What computer should you bring? That's probably the most common question asked of us by both students and parents. There is no easy answer - really just a series of questions that we can use to break the components of this decision down into manageable chunks:
- Pull the Power! A very strong recommendation is to get a laptop with a removable battery! It is not uncommon for liquids to get spilled on laptops. If you cannot remove the battery, there's a lot more damage that will occur as fluids cause a short circuit and overheat the battery. However, most laptops aren't coming with a removable battery anymore, so if you can't get a removable batter, don't worry. This is just a recommendation.
- Don't Switch! Are you a Mac person, or are you a Windows person? Have you typically worked on one or the other? Whichever you have used or are used to, we recommend you stay with that unless there is some very significant reason to switch. Both work just fine.
- Tablets are NOT primary computers! While they are convenient, fun to watch a movie on, and can be great for reading, with no keyboard they do not make a sufficient computer for writing papers or doing classwork. Get a computer with a REAL keyboard, not a cover that doubles as a keyboard.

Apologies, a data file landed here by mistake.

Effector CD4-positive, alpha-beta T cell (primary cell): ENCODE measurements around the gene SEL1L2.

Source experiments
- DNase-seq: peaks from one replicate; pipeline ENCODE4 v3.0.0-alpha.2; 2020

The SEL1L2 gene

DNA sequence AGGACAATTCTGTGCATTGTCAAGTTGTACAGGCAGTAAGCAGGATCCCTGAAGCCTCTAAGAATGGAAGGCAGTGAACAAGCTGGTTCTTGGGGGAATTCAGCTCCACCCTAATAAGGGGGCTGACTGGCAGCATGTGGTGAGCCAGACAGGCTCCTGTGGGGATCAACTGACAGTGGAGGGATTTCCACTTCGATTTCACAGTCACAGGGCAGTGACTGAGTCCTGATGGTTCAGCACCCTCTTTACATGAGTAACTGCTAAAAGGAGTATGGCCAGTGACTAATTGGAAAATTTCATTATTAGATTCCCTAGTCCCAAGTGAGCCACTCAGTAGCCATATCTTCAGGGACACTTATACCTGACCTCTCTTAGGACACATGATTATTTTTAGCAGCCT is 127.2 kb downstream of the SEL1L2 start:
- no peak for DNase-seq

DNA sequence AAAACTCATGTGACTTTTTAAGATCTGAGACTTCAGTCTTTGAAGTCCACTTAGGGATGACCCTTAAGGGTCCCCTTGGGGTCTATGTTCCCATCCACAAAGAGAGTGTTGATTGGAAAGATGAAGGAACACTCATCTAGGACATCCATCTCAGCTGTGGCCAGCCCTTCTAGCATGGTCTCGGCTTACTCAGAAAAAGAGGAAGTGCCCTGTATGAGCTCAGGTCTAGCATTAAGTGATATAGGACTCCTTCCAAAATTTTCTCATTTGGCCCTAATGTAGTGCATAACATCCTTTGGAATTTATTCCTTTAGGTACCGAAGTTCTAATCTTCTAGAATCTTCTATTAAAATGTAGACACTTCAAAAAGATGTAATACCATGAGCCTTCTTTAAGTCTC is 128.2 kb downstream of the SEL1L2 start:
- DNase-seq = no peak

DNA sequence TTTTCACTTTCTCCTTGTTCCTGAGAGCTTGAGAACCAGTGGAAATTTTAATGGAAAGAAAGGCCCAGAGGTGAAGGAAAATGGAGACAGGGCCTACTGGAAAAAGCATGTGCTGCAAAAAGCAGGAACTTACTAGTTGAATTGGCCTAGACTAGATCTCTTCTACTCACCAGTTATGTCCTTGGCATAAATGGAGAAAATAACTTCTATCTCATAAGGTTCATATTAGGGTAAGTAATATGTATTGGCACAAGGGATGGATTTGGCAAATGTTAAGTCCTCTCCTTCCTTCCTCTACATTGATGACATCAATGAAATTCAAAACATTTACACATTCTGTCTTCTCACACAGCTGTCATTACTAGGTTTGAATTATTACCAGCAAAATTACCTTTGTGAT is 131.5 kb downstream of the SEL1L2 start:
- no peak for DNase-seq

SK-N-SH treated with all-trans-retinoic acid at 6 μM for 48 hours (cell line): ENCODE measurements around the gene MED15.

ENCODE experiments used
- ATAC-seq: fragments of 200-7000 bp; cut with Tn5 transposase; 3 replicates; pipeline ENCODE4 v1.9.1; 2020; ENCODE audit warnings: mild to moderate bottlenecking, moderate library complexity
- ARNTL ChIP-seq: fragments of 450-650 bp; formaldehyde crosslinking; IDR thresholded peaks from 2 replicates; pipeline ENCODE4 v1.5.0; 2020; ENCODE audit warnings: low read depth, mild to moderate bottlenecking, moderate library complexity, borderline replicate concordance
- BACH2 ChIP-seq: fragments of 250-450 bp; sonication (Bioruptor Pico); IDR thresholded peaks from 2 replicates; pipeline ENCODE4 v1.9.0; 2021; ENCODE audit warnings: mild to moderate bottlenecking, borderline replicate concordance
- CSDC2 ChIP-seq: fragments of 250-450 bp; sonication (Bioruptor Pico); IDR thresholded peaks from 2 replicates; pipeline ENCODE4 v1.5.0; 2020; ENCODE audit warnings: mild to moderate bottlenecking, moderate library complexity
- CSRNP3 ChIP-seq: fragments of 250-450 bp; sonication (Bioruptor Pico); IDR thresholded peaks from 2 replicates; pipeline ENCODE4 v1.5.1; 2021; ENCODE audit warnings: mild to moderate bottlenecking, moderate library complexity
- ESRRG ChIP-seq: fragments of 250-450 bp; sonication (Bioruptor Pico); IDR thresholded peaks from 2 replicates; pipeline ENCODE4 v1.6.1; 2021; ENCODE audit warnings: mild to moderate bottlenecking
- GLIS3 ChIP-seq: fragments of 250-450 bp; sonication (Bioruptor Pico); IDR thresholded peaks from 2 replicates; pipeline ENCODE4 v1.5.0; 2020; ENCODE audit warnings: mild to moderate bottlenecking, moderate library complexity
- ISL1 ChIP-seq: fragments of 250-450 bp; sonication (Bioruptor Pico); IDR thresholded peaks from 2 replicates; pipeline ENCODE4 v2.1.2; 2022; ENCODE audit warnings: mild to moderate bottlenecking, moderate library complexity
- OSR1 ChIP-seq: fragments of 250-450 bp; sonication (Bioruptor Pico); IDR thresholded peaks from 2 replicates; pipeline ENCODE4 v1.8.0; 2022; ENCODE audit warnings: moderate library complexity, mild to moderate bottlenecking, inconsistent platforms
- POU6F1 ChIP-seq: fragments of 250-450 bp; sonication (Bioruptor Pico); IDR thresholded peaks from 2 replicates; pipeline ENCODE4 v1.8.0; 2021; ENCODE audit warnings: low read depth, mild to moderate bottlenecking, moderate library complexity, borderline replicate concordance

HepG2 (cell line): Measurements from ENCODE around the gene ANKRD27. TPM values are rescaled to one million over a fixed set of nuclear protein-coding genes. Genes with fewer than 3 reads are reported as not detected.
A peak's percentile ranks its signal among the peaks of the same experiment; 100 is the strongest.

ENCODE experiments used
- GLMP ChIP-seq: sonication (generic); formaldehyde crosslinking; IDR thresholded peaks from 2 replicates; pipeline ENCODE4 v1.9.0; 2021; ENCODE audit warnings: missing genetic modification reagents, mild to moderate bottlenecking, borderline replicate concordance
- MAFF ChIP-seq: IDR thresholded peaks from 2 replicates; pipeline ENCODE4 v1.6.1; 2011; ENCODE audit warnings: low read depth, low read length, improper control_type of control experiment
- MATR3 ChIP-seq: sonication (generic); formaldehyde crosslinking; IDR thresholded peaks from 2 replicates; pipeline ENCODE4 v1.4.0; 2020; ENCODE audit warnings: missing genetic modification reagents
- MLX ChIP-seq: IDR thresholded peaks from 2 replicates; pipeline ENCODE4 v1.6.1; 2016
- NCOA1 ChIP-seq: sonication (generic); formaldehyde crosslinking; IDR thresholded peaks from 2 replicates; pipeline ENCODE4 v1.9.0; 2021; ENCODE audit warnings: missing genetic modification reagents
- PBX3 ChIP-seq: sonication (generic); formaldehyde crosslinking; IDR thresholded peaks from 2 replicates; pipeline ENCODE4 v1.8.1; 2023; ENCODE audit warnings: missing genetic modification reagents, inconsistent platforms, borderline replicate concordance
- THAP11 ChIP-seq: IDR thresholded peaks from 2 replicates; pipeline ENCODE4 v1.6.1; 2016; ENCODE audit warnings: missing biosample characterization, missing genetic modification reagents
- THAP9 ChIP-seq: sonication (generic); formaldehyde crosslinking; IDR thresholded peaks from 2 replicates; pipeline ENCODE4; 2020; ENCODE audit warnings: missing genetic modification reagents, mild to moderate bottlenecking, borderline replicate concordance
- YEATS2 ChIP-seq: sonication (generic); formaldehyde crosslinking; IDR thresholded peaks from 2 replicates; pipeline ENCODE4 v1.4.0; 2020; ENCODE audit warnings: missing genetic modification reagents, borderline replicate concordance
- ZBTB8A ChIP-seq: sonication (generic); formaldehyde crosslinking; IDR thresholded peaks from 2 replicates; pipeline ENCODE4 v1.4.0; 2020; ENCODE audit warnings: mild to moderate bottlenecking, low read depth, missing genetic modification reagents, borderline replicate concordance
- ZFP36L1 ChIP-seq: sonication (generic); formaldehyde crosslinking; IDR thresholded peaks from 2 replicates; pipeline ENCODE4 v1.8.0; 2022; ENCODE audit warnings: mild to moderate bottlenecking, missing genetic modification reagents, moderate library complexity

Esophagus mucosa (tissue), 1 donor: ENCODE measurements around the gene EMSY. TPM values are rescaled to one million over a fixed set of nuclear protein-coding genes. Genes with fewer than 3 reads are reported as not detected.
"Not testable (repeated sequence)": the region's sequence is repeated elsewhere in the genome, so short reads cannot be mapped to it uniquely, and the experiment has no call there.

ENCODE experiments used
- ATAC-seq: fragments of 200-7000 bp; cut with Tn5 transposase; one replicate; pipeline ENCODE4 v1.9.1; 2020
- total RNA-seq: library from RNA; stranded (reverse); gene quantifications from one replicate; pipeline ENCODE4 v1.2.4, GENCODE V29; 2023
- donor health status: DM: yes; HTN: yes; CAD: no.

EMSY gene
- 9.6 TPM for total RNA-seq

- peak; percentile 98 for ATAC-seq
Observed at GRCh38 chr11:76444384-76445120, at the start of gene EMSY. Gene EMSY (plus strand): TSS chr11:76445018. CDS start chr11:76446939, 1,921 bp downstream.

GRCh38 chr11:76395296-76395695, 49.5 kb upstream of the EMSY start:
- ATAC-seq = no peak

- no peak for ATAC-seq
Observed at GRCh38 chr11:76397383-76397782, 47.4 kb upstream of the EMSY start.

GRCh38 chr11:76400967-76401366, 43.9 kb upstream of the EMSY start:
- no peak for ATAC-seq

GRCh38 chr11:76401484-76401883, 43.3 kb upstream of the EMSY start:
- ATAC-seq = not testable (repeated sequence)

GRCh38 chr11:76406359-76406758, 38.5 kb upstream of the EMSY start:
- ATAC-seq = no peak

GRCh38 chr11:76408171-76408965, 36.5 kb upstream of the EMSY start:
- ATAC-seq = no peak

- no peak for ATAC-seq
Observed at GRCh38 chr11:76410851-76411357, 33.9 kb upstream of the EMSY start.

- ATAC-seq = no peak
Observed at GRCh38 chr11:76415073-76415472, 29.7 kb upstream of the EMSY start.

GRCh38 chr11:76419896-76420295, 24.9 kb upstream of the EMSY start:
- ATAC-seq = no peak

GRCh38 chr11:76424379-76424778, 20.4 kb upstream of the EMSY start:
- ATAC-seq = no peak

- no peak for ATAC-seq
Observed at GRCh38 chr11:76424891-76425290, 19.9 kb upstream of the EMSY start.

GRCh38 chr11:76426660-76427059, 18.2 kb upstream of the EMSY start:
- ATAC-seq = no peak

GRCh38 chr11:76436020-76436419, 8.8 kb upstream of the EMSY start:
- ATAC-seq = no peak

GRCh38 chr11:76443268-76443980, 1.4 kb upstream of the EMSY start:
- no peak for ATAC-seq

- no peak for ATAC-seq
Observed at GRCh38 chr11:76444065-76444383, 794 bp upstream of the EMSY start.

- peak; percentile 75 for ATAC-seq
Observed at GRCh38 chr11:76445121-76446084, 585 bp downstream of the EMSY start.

- What will your major be? While many programs run quite well on both platforms, the programs that some academic fields use often work better on Windows or on Macintosh. For instance, Psychology uses SPSS for their statistics and it runs much better on Windows than on Mac (reportedly, IBM is working on this); Economics uses STATA which, at CMC, is mostly Windows. Do some research and plan accordingly.
- What does your budget look like? Remember, you can use some Financial Aid to assist with a computer purchase (check with the FinAid office for details). With this in mind, remember that Macs are typically more expensive.
- You are here for four years - get a warranty that matches (or comes as close as possible.) It does you little good to buy a computer your freshman year and have it go bad your senior year, when your stress levels are highest, you're trying to do your Thesis, etc. - and you have no warranty! That warranty is peace of mind!
Here are two other things to keep in mind:
- Remember that laptops do not bounce. Yes, this sounds facetious but even the most solidly built computer will not withstand a 3' drop well.
- Laptops tend to go bad all at once. If you (or your roommate or friend) spill something on your laptop, it will likely affect the entire computer, not just your keyboard. If you have a desktop, you can replace just the keyboard or mouse for around $25; not so with a laptop!